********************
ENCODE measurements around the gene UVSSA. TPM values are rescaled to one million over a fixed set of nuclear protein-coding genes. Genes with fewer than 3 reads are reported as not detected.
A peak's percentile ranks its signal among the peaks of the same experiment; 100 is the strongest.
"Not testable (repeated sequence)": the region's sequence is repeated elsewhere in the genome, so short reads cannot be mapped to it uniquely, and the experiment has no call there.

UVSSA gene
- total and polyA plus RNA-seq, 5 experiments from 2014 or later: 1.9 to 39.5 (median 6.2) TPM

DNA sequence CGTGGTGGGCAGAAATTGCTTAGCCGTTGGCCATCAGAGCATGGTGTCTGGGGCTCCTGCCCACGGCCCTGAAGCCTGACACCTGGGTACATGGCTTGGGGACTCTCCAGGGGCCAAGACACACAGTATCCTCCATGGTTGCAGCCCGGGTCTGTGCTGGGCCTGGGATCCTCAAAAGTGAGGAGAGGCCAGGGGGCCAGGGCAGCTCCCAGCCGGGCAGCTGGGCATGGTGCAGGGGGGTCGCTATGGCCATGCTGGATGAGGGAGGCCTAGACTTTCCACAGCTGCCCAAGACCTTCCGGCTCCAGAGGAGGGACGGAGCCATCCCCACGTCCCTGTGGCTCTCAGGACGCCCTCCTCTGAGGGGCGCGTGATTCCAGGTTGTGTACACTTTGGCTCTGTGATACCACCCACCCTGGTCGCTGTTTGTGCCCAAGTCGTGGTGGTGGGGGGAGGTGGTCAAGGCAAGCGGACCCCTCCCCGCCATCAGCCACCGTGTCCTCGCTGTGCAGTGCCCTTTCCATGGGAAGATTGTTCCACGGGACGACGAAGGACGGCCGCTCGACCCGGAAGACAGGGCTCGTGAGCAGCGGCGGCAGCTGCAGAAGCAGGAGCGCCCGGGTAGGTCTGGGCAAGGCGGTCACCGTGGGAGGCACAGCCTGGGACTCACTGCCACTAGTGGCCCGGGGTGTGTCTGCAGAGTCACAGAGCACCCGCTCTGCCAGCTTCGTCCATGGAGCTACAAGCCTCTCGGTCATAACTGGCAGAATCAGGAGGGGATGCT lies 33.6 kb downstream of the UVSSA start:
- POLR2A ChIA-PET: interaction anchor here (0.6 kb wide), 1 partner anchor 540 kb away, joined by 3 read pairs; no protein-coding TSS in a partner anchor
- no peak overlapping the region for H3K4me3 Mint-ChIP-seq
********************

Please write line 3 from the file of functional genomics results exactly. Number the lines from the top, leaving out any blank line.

"Not testable (repeated sequence)": the region's sequence is repeated elsewhere in the genome, so short reads cannot be mapped to it uniquely, and the experiment has no call there.